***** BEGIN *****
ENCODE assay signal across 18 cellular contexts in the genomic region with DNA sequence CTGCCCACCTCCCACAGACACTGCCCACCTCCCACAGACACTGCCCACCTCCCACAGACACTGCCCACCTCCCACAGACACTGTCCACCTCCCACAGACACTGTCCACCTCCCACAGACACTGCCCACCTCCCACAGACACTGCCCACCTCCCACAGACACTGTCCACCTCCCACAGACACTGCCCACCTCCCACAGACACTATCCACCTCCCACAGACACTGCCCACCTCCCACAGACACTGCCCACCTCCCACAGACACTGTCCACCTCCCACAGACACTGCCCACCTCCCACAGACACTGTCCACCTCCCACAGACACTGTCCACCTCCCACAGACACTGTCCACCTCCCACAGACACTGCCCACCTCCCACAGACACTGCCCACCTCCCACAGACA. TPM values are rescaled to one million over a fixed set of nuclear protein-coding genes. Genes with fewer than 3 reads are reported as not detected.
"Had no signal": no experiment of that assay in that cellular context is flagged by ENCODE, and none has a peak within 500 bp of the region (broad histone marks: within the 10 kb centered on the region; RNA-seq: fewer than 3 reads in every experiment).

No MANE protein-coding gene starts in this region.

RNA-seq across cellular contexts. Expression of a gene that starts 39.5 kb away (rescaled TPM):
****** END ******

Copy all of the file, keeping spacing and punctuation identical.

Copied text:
ENCODE assay signal across 18 cellular contexts in the genomic region with DNA sequence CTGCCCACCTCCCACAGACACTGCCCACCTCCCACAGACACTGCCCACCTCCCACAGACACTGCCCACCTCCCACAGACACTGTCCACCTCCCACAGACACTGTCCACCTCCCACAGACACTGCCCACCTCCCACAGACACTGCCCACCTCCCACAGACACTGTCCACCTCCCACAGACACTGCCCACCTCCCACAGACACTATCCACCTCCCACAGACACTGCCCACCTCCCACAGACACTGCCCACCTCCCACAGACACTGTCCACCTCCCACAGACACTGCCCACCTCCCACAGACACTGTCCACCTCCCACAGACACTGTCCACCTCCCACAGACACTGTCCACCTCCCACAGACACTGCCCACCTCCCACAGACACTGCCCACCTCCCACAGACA. TPM values are rescaled to one million over a fixed set of nuclear protein-coding genes. Genes with fewer than 3 reads are reported as not detected.
"Had no signal": no experiment of that assay in that cellular context is flagged by ENCODE, and none has a peak within 500 bp of the region (broad histone marks: within the 10 kb centered on the region; RNA-seq: fewer than 3 reads in every experiment).

No MANE protein-coding gene starts in this region.

RNA-seq across cellular contexts. Expression of a gene that starts 39.5 kb away (rescaled TPM):